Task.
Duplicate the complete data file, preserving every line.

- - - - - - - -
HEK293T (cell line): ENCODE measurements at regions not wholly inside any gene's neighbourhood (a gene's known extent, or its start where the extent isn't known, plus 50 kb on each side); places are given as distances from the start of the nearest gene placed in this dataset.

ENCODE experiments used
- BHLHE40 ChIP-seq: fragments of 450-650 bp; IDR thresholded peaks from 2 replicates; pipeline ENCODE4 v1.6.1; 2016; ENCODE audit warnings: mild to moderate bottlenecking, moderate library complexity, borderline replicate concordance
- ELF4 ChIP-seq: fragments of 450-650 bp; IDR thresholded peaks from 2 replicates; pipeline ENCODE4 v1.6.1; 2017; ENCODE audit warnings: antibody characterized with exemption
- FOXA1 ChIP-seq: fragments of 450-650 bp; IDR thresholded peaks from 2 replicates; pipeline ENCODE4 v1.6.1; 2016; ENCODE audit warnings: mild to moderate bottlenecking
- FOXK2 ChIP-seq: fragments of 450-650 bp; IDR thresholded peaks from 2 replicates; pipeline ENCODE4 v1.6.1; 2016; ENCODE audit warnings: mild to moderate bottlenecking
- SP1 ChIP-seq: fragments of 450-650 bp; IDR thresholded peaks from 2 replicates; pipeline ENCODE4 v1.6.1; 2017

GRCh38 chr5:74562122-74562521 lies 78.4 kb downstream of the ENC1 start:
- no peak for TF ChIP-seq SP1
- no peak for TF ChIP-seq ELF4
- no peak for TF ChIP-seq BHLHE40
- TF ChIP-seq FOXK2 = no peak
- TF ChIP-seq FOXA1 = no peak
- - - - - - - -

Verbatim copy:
HEK293T (cell line): ENCODE measurements at regions not wholly inside any gene's neighbourhood (a gene's known extent, or its start where the extent isn't known, plus 50 kb on each side); places are given as distances from the start of the nearest gene placed in this dataset.

ENCODE experiments used
- BHLHE40 ChIP-seq: fragments of 450-650 bp; IDR thresholded peaks from 2 replicates; pipeline ENCODE4 v1.6.1; 2016; ENCODE audit warnings: mild to moderate bottlenecking, moderate library complexity, borderline replicate concordance
- ELF4 ChIP-seq: fragments of 450-650 bp; IDR thresholded peaks from 2 replicates; pipeline ENCODE4 v1.6.1; 2017; ENCODE audit warnings: antibody characterized with exemption
- FOXA1 ChIP-seq: fragments of 450-650 bp; IDR thresholded peaks from 2 replicates; pipeline ENCODE4 v1.6.1; 2016; ENCODE audit warnings: mild to moderate bottlenecking
- FOXK2 ChIP-seq: fragments of 450-650 bp; IDR thresholded peaks from 2 replicates; pipeline ENCODE4 v1.6.1; 2016; ENCODE audit warnings: mild to moderate bottlenecking
- SP1 ChIP-seq: fragments of 450-650 bp; IDR thresholded peaks from 2 replicates; pipeline ENCODE4 v1.6.1; 2017

GRCh38 chr5:74562122-74562521 lies 78.4 kb downstream of the ENC1 start:
- no peak for TF ChIP-seq SP1
- no peak for TF ChIP-seq ELF4
- no peak for TF ChIP-seq BHLHE40
- TF ChIP-seq FOXK2 = no peak
- TF ChIP-seq FOXA1 = no peak